As the 27th of May approaches I could not help but think of what it was like in 1941 when the events surrounding the sinking of the German battleship KMS Bismarck were announced.
As a child I was enthralled by all things naval, so her demise was probably amongst my favourite wartime moments, although viewed through the eyes of a child who did not understand the mechanics involved in naval battles such as this. Neither was there the wealth of information that is available now so a lot of what we read as children was skewed from the British point of view with no input from the German.
The first time I really understood the last days of this ship was when I read Dr Robert Ballard’s book “The Discovery of the Bismarck” about the rediscovery of the long lost battleship. My viewpoint was also enhanced by reading “Battleship Bismarck” by Burkard Baron von Mullenheim-Rechberg, who was gunnery officer on board the vessel when she went down. I do recall watching the TV special about the discovery and it was strange to see this floating fortress in her dark underwater world. It is hard to believe that it is the same ship that gave the Royal Navy a run for its money.
There is no doubt that Bismarck and Prinz Eugen were tough opponents, and had they been given a free hand they would have not only sunk HMS Hood but probably HMS Prince Of Wales too. And of course, had she come across a convoy the carnage would have been horrific.
It is difficult to write about something like this so many years after the fact. I am not a naval historian, and there are others much more qualified to expound on what is now known as the Battle of the Denmark Strait. As I have said so often, I only photograph what is left over and view things like this with some sort of hindsight. I did do some thinking about the events that occurred on 24 May 1941 about how I could present my own small tribute to these ships and men that fought battles at long distances in an environment that was even more deadly than the shells that they fired from their large calibre guns,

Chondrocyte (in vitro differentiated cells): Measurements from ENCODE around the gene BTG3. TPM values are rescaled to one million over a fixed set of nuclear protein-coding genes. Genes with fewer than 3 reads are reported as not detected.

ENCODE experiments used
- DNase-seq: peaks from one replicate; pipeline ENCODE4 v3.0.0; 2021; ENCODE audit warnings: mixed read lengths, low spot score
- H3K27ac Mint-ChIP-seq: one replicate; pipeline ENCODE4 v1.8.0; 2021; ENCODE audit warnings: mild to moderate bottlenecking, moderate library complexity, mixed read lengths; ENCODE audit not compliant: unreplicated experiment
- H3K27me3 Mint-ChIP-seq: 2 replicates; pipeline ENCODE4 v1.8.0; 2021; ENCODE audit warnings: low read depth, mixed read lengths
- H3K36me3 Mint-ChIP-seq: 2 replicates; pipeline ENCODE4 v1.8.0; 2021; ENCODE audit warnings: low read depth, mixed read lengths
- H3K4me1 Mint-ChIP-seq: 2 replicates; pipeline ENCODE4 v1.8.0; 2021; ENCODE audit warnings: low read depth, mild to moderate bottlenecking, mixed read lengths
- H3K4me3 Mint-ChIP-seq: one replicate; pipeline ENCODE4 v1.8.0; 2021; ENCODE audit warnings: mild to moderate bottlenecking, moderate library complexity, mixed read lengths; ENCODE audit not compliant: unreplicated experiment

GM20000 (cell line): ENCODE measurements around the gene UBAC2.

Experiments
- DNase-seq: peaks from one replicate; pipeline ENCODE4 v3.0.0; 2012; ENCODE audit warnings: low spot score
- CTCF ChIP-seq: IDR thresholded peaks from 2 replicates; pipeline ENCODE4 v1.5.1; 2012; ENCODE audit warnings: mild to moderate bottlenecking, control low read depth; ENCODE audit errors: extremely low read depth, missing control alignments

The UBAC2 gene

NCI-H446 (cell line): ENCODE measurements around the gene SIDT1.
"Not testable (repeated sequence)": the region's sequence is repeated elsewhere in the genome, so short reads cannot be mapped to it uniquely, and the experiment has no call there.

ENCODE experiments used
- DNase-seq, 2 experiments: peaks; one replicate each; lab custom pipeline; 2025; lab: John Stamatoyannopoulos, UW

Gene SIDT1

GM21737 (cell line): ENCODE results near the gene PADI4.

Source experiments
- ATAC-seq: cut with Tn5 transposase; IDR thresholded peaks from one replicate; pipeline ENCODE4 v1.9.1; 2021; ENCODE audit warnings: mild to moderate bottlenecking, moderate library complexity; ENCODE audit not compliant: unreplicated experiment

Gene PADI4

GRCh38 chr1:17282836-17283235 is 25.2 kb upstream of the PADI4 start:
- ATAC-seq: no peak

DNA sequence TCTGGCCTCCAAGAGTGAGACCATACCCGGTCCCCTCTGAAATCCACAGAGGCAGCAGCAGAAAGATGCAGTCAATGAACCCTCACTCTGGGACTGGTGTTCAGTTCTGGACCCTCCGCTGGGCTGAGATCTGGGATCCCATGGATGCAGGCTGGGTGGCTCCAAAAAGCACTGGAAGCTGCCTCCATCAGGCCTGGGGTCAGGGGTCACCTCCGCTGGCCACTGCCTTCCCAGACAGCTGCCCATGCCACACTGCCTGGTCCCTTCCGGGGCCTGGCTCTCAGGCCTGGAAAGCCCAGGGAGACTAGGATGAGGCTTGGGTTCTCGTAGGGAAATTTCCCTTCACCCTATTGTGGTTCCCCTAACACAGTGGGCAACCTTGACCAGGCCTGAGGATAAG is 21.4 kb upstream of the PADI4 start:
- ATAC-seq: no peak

The biggest shock of the battle was the loss of HMS Hood in one cataclysmic explosion that left 3 survivors out of a complement of 1418 on board.
1384 Members of her crew are Commemorated at the Portsmouth Naval Memorial. They are however not listed under their ship, but rather in order of rank for 1941.
HMS Prince of Wales was fortunate enough to escape with reasonably minor damage,
but she too met her end on 10 December 1941 along with HMS Repulse by Japanese air attack off Kuantan, in the South China Sea. Of her crew are mentioned on the Chatham Naval Memorial
As for the Bismarck, the one machine that really brought about her end was an insignificant biplane from HMS Ark Royal, possibly flown by pilot John Moffat that delivered a torpedo that critically damaged her rudder, leaving the ship sailing in circles, thereby ensuring that she would not be able to flee to a safe haven, but would have to face up to the might of the Royal Navy that was closing in on her for the final battle.
The age of the battleship was drawing to a close, no more would the imposing firepower of these floating fortresses dominate all within range, the Second World War was really the final gasp of the big gun ship. From now on the aircraft carrier and submarine would reign supreme. Bismarck however lives on our memories as one of the ultimate war machines of her era, and as we remember her sinking so many years ago, let us not forget those who went down with her, and those who died on HMS Hood and the brave pilots in their biplanes that went forth and crippled the pride of the Kriegsmarine.
© DRW 2016-202021. Created 26/05/2016.